ON SUNDAY we were at the Carter Barron Amphitheatre for the last of five concerts the Weekend section sponsored this summer, and what a swell time we had! Thanks to all you thousands of folks who picked up free tickets and came down toshare an evening with some of the area's finest musicians.
One of the most energetic sets put on this season was by the opening act on ska night a few weeks back, Skalicious. They perform Saturday at Whitey's (2761 N. Washington Blvd., Arlington; 703/525-9825), and this sextet is worth catching once more this summer before they head off for another year of college. And since you might not be able to catch them that often after this, be sure to pick up a copy of the band's debut CD, "Snacks," one of last year's snappiest local records.
Bassist Ken Barnum explains that most of Skalicious met while attending Chantilly High School, and three of them -- Barnum, drummer Nick Hughes and trumpeter Dave McGraw -- were members of that school's nationally acclaimed jazz band. "We started Skalicious when we were in our sophomore year, and there were no big expectations," Barnum says. The band honed its chops playing parties and all-ages shows in the area, but then graduation came and the band pondered its future. With everyone set to scatter to college, they went to work in the recording studio, wanting to document their musical accomplishments before moving on.
"We started to make our record, and we were pretty much planning to break up when it was finished," Barnum says. "But when it came out, we were all so excited with it we decided to stick it out." That meant keeping things going while everyone headed off to various universities (most just finished their freshman year).
Several of the guys have made music their main course of study in college, and Barnum says that this new musical depth will affect Skalicious. "The music will definitely be progressing. I think you can already hear that happening if you compare our new songs to what's on the record." Having said that, Barnum doesn't think you'll be hearing any free jazz excursions from Skalicious any time soon. "We want to keep it in our style, but just take it to the next level."
Skalicious will go back into the recording studio this fall to find what that next musical level is. It might include outgrowing the name, as more elements -- soul, rock, funk, hip-hop -- get thrown into the mix that already includes punk and reggae. "I think we're almost heading toward being called `ska-influenced,' " Barnum says. "We don't want to feel like we have to write material to fit into a certain style. We've talked about changing the name, but nothing's definite for now."
At Whitey's, Barnum, Hughes and McGraw will be joined by singer/guitarist Andrew Gorski and trombonist Mark Livoti (the band's other trombonist Brian Keegan can't make the gig).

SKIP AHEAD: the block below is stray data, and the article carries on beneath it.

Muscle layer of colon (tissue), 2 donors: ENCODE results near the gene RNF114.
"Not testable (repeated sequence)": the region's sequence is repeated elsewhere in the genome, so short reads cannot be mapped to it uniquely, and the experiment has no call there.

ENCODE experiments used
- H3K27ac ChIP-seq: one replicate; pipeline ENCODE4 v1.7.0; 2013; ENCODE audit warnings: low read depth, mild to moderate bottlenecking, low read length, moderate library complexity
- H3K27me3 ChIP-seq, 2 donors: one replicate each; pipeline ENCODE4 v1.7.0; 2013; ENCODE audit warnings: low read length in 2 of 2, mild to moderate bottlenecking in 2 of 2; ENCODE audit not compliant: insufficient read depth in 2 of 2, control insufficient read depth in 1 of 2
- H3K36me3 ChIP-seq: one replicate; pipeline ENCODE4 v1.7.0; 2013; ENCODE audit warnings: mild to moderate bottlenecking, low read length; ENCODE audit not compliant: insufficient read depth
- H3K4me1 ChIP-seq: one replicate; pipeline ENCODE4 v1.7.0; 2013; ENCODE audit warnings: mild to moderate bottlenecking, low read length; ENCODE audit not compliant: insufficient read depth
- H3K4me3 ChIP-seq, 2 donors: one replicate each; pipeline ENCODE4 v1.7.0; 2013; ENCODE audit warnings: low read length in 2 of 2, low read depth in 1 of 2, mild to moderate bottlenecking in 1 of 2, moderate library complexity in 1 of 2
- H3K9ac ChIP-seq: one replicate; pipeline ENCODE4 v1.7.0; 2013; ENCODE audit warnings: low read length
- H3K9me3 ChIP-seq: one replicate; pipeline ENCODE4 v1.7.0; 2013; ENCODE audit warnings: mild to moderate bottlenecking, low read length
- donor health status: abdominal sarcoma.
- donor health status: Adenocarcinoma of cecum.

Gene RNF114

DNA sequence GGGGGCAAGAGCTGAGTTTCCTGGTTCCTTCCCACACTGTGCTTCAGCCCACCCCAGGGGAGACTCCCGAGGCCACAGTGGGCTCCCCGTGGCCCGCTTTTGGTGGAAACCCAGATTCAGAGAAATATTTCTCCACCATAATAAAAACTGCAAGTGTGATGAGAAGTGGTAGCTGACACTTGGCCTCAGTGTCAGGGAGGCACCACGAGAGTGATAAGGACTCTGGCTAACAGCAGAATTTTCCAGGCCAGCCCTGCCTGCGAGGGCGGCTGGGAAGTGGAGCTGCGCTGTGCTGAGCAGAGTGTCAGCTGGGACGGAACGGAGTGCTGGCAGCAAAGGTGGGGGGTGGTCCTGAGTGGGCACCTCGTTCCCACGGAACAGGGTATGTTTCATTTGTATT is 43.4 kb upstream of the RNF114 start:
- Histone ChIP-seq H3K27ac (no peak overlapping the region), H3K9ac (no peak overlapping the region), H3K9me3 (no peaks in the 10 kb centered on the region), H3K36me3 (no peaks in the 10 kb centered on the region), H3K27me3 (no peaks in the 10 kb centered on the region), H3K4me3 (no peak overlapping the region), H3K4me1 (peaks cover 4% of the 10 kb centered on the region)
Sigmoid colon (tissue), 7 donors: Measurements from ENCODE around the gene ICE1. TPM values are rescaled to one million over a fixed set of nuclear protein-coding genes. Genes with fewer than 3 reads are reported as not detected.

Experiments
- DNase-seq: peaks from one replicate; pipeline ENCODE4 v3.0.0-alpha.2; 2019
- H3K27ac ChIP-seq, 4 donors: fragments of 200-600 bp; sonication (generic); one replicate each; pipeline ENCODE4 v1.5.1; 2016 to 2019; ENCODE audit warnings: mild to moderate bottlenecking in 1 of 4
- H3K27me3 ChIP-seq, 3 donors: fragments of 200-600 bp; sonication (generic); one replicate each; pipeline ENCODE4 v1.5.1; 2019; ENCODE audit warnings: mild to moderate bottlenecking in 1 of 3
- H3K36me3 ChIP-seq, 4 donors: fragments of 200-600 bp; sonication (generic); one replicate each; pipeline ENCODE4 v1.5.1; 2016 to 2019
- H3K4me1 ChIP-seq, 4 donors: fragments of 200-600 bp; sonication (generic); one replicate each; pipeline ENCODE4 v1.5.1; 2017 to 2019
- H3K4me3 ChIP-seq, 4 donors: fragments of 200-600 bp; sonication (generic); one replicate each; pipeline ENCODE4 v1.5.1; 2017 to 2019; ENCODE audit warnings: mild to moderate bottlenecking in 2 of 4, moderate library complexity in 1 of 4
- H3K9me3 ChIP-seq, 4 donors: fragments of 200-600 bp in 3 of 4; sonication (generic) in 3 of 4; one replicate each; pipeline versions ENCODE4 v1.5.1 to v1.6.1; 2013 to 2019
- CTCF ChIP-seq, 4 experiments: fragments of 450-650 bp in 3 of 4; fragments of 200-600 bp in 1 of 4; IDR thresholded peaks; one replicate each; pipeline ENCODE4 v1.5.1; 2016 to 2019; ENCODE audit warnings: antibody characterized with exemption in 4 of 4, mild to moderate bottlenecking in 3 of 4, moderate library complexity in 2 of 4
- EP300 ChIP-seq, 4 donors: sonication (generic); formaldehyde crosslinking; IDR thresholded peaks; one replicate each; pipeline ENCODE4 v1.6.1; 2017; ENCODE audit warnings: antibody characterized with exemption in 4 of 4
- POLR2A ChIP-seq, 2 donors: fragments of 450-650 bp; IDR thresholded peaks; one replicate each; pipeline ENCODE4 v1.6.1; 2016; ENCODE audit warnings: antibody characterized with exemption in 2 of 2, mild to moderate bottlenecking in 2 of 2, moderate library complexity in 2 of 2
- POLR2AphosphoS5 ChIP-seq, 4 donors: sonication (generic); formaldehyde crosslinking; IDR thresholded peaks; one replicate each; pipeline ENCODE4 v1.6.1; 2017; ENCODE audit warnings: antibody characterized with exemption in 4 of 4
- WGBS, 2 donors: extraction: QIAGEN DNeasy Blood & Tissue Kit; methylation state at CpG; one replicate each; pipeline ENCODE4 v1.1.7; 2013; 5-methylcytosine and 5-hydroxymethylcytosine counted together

* To hear a free Sound Bite from Skalicious, call Post-Haste at 202/334-9000 and press 8131. (Prince William residents, call 690-4110.
Hey swing dancers! Good news: America is not closed. The vast restaurant inside the Tysons Corner Mall (8008-L, Tysons Corner Center, McLean; 703/847-6607) will be open through 1999, and will host the Tom Cunningham Orchestra every Friday. That big band/swing scene has been one of the area's liveliest for the past couple of years, with more than 200 diners and dancers packing the place each week until after midnight.
I wrote in this space a month ago that America was closing at the end of July and would reopen as the Brew Moon brewpub sometime this fall. While the place has indeed been sold to the Brew Moon chain, America general manager Ben Reid says "there was a glitch in the contract that kept the liquor license transfer from going through." So while lawyers work out the red tape, dancers can still go to town, or at least to Tysons.
And if you don't have your swing steps down, teachers Tom Koerner and Debra Sternberg will continue to offer classes on Fridays at 8:30, before the band starts playing.
LATER FOR METRO?
How happy would I be if Washington's Metrorail system extended its hours past midnight on weekends? Very happy. Sure, I drive most of the time, but late night public transportation would be good for everyone, and Metro's early closing time is an embarrassment to Washington.
After years of saying the issue wasn't even up for discussion, the transit agency says that next month it will consider a proposal to keep trains running until 1 or 2 a.m. on Fridays and Saturdays. According to a story in this paper's Metro section last week, if the agency adopts the plan being pushed by D.C. Council member Jim Graham (D-Ward 1), the new hours could take effect by the end of the year.
The impact of extended Metro hours on area nightlife is hard to predict, but folks who do business after the sun goes down -- restaurant and club owners, musicians, movie theater operators -- all insist that their numbers would increase dramatically. Though my evidence mostly comes from talking to Nightwatch readers over the years, I suspect that Metro's recent study on projected ridership seriously underestimates the likely number of after-midnight riders. Metrorail says it expects roughly 7,500 people to ride their trains between midnight and 2 a.m. on weekend nights. I say that once word is out, more and more places will stay open late. As more nightlife options present themselves, more people will ride Metro. As more people take the trains to go out on the town, more places will cater to them. A happy late-night cycle.
Tell me what you think of the idea of Metro trains running after midnight on Fridays and Saturdays. Would it change your late-night habits? Should they run until 1? 2? Later? Send me an e-mail, to night firstname.lastname@example.org, and I'll pass your comments along to Metrorail. Maybe the voices of people who actually go out at night will be heard.